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What is Your Life Strategy?

April 2, 2013
  • How can you ensure you will happy in your career?
  • How can you ensure that your relationships with your spouse,  partner and other family and friends become a lasting source of happiness for you?
  • How can you  hold true to ethical imperatives and not take shortcuts that will leave you vulnerable?

These are the questions that  Clayton M. Christensen discusses in his 2010 article describing his lecture to the Harvard Business School’s Class of 2010.

Christensen mentions  organizational  behavior guru  Frederick Herzberg who theorizes that the powerful motivator in our lives is not money, but to learn, grow in responsibilities, contribute to others and be recognized for our achievements.  I have  discussed this in many of my blog posts.  Money is a resource – that’s all it is.  We need money  to meet our obligations and provide for ourselves and our families. But you cannot expect to be a happy person if you are  focused solely on making more money.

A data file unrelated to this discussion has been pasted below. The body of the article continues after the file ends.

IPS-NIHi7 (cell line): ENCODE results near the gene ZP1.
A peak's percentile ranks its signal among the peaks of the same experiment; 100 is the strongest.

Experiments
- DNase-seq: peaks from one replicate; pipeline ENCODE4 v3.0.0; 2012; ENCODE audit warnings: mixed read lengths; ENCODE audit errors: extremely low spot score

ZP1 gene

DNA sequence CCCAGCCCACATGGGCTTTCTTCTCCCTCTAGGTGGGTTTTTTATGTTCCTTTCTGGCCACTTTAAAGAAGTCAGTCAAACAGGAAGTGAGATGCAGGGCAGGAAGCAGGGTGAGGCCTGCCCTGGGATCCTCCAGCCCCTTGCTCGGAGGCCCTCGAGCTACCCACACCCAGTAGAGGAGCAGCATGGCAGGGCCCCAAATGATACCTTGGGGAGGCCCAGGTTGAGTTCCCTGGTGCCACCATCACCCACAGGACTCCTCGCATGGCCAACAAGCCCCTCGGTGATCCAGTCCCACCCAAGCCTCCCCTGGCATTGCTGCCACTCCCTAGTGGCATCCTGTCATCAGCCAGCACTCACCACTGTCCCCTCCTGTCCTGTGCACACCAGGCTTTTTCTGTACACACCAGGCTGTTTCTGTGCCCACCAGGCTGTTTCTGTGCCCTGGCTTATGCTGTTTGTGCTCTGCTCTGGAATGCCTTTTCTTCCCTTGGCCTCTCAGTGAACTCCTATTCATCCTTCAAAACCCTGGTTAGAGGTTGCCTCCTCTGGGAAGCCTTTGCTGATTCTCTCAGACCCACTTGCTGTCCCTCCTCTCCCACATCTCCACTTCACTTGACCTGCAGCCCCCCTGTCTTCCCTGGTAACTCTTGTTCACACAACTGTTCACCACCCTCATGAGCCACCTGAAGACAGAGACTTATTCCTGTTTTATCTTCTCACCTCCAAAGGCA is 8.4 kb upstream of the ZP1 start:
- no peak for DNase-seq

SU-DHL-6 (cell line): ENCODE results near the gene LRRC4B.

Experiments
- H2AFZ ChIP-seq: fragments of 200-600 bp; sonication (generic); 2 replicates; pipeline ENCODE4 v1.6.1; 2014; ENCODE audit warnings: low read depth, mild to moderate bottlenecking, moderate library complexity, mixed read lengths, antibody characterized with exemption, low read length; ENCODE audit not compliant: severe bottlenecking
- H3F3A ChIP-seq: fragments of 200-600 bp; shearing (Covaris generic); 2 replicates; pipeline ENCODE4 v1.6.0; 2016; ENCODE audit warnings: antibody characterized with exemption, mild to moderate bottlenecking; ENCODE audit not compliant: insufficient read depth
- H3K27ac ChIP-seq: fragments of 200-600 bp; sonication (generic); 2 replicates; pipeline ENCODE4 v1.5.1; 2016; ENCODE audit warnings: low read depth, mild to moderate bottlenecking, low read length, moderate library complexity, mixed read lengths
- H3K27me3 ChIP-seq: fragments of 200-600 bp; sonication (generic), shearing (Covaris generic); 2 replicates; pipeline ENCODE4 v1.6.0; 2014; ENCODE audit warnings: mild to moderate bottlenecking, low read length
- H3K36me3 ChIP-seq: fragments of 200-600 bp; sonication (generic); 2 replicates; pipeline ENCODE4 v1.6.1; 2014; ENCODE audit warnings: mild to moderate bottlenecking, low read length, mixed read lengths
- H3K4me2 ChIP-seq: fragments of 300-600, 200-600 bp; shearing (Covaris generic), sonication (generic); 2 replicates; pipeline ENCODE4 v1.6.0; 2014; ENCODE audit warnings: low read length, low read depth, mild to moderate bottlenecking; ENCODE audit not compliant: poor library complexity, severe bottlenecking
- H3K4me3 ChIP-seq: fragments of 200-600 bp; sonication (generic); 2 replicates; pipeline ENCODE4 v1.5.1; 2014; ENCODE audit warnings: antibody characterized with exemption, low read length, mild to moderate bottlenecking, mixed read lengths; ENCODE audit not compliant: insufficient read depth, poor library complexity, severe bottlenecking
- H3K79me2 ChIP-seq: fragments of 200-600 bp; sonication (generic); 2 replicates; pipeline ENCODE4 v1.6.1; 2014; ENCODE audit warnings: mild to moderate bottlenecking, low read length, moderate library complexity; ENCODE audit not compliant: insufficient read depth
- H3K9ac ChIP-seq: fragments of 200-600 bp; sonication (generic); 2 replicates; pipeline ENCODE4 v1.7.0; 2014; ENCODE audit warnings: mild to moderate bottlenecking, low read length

Christensen tells a story describing how when he was running a company, he pictured a woman leaving for work feeling a high level of self-esteem. Then he envisioned  her racing home after a 10 hour day feeling frustrated , underappreciated and demeaned.  How is she able  to have positive interactions  at home? I often am contacted by employees who feel unhappy in their work for a variety of reasons, and then describe how it  negatively affects their home life and relationships. Doing deals does not yield the profound rewards that come from the good management skills that grow and develop employees, putting them in the ‘best fit” jobs, and encouraging their own career development.

Christensen reports that Jeff Skilling of Enron fame was a classmate of his at HBS.  He  was a good guy that went  astray and it landed him in jail. He also mentions the many  HBS classmates who come to reunions divorced and alienated from their children.  They did not intend these things, but they happened perhaps as a result of their failure to  develop and keep keenly focused on their life strategy and  purpose.

It’s about  knowing  what you want to get and contribute in this life, and  reviewing daily how you will allocate your resources to demonstrate your commitment to your values and life  strategy.

If you haven’t already done so, I encourage you  to do a values/priorities exercise, like the one I give my clients. Then develop a written life strategy that you can review as you go about your busy day.



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